3, 7, 19, 33, 46, 62, 69, 70, 72, 74, 75, 78, 79, 81, 110, 117, 148, 150, 180, 183, 185, 188, 218, 220, 247, 250, 254, 276, 277

Monday, April 21, 2008

Funny Cards: Forlona Gretzky

My brother and I were always interested in expanding out hobbies to encompass other hobbies we had. I'm sure we didn't do this with any conscious thought; it just seemed to happen all the time.

Along with collecting baseball cards, another of our big hobbies was drawing. Naturally, it took very little time to combine the two and start drawing our own cards.

We didn't draw real players. That was no fun to us. We liked to make stuff up whenever possible, so we used real major league teams and filled them out with our own cast of characters.

At first, the cards were really simple. Since the first baseball cards we collected (and therefore the only cards available for reference material) were '88 Topps, our cards looked a lot like '88 Topps cards. We had the little 45-degree angle banner in the bottom right with the player's name and the team name in big letters up top and that left us a lot of room on the index card to draw the players' picture.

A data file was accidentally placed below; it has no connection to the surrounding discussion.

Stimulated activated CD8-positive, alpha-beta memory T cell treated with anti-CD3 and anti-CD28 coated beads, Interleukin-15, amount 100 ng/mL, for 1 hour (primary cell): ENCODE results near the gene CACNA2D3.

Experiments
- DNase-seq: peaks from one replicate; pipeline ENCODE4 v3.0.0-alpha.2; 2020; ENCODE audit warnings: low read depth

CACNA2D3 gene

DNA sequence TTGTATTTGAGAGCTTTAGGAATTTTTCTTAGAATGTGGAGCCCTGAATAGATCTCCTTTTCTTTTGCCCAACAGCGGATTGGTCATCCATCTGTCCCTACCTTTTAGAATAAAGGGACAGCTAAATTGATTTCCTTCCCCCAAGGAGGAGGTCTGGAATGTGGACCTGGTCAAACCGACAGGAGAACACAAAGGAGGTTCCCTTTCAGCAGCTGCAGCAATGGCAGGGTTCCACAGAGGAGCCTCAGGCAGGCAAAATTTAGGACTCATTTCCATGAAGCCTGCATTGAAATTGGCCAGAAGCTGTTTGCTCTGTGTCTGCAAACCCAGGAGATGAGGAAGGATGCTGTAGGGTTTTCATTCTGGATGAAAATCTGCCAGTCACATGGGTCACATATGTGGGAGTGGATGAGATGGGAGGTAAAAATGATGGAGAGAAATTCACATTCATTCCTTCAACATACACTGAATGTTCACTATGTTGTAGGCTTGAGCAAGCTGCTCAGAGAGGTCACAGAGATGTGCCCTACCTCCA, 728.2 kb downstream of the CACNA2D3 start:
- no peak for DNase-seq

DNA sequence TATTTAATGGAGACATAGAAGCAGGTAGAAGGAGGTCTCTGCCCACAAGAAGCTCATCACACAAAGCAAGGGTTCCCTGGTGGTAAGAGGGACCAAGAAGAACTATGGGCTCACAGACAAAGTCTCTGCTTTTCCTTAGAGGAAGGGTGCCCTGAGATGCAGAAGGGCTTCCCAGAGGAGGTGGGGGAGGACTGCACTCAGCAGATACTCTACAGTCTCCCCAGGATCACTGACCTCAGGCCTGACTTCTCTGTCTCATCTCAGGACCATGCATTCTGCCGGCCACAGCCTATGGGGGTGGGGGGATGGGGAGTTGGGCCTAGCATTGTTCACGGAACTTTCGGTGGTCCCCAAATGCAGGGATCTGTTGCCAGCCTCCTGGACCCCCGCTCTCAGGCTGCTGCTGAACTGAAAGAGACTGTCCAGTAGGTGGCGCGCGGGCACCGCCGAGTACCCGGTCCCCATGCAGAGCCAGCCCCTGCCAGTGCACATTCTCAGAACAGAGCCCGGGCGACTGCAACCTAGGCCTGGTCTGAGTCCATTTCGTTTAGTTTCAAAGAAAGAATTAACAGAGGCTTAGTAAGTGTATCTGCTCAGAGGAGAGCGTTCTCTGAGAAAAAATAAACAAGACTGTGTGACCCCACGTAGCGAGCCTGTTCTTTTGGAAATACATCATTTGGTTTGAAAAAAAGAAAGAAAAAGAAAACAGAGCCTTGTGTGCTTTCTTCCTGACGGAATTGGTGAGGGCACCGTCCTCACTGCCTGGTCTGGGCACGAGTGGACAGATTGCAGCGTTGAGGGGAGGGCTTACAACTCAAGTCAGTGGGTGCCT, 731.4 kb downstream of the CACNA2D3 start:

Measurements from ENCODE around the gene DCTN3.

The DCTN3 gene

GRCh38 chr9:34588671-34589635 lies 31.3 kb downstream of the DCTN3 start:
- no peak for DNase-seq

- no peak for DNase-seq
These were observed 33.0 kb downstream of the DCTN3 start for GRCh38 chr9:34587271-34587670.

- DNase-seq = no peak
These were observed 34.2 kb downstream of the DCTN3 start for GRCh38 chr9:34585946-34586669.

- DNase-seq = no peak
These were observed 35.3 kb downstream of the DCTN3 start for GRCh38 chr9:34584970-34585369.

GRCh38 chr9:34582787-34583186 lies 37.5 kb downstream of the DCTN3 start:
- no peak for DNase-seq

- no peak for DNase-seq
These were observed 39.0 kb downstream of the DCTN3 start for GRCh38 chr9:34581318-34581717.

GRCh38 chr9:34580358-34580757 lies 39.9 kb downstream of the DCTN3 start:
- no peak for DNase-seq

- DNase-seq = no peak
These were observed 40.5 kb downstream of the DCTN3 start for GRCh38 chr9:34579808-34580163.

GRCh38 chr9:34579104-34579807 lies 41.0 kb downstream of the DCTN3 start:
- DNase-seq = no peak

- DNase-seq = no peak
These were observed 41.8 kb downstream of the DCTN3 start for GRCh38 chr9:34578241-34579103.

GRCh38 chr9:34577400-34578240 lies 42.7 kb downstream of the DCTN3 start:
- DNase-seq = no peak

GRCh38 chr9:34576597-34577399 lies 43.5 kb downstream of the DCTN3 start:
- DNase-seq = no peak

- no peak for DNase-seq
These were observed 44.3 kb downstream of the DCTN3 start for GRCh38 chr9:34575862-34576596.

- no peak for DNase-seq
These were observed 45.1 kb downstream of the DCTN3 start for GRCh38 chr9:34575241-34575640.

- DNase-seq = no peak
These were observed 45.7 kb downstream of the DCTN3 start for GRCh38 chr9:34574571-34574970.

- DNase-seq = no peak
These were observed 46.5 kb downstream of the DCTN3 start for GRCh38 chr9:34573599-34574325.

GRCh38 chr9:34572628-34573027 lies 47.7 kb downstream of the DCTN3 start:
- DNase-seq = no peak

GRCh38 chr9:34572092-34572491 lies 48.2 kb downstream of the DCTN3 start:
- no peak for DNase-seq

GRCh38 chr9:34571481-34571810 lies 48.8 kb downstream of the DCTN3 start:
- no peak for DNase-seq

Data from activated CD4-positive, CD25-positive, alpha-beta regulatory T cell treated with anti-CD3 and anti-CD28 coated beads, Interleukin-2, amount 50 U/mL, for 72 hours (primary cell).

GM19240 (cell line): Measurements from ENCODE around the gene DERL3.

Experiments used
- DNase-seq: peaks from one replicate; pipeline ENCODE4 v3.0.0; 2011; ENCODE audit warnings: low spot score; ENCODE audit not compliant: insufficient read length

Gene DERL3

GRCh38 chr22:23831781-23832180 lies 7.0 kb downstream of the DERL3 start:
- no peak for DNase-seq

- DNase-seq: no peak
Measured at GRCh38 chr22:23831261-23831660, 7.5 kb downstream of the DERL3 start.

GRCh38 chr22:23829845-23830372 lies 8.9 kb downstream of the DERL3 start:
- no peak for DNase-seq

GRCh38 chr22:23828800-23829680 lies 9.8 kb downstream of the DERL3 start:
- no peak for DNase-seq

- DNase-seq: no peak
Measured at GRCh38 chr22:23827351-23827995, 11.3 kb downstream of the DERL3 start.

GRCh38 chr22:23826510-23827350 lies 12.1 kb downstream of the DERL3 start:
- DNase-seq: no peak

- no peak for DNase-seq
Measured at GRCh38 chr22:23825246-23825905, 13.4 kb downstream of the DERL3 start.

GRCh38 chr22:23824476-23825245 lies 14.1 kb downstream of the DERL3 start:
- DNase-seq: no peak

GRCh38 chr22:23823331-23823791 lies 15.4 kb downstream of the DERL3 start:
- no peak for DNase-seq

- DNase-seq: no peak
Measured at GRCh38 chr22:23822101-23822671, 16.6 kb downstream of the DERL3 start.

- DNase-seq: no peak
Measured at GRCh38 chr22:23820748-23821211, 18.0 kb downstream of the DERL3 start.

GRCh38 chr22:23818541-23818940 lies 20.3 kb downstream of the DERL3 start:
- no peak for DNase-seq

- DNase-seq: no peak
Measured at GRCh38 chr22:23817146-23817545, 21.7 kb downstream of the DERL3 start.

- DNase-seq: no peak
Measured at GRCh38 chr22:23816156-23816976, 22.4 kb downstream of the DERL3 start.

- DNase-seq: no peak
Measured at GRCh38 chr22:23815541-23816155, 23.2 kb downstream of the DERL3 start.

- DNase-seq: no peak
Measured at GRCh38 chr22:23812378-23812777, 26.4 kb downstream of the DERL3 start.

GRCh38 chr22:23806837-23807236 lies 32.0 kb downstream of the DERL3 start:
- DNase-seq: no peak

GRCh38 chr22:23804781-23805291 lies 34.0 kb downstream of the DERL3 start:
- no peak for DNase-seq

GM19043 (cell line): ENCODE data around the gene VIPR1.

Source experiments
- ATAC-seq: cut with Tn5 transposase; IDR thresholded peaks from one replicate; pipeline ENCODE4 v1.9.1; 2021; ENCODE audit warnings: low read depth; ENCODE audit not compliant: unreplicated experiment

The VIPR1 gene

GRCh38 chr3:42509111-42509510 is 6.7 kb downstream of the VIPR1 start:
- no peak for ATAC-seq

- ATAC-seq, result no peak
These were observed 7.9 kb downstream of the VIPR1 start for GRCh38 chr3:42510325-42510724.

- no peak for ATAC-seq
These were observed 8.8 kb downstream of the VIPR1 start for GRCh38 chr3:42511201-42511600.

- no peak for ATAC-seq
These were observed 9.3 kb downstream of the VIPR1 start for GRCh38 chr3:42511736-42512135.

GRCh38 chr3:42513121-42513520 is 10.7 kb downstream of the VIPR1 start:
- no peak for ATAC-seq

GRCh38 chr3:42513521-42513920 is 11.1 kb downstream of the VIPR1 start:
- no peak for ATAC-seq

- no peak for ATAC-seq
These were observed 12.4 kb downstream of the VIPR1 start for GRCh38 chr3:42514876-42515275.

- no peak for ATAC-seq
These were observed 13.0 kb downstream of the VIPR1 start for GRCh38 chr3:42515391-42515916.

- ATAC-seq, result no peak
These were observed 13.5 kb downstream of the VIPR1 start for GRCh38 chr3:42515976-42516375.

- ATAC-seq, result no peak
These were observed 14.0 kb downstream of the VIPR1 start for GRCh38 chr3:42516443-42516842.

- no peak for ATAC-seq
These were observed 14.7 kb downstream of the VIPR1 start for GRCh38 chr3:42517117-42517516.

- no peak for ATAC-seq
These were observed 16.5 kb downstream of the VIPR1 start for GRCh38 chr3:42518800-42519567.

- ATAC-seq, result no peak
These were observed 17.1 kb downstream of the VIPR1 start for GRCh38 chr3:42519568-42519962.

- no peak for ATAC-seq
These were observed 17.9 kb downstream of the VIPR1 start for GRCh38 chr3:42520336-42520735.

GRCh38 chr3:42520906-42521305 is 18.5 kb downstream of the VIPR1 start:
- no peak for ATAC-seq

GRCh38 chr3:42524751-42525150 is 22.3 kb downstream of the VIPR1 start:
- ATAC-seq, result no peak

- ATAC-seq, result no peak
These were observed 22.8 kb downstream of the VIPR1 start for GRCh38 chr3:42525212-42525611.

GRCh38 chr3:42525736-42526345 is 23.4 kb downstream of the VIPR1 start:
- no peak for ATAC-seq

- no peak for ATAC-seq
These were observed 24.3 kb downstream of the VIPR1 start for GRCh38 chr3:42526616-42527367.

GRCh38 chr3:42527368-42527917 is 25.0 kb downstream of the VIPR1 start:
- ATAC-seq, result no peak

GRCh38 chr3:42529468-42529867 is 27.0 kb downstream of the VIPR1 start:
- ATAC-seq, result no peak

The players we created in 1988 appeared on various cards over the years until 1995, which was the last year we made a serious effort to draw a new set. Every year we added new rookies. Maybe some players retired, maybe some players got traded. We tried to make sure the backs of the cards reflected this made up history accurately.

At first, the backs served only to provide the most basic info. We had the player's birthdate, which hand he threw with, if he batted lefty or righty, and a year by year breakdown of which teams he had played for. 1995 was the only year, however, that we included actual stats on the backs of the cards. Before that, a player's yearly output was represented by squiggly lines running horizontally across the card.

We drew in pen for some reason, and we were bound to make mistakes, so there were lots of half-finished cards floating around as a result.

Somewhere along the way we had the brilliant idea to "finish" these cards in the most insane way possible, filling them out with ridiculous statistical categories and turning these players into guys no one in their right mind would ever want on their team.

Eventually, this got to be more fun than drawing the "real" cards and as late as 2001 we were still drawing these completely off-the-wall misfits.

At my parents house this weekend, my brother and I spen an hour or so going through all these cards and laughing hysterically. I figured that baseball card fans might appreciate some of them, so I'll scan and post the more hilarious ones. And really, you do sort of have to be a baseball/baseball card fan to appreciate some of the humor.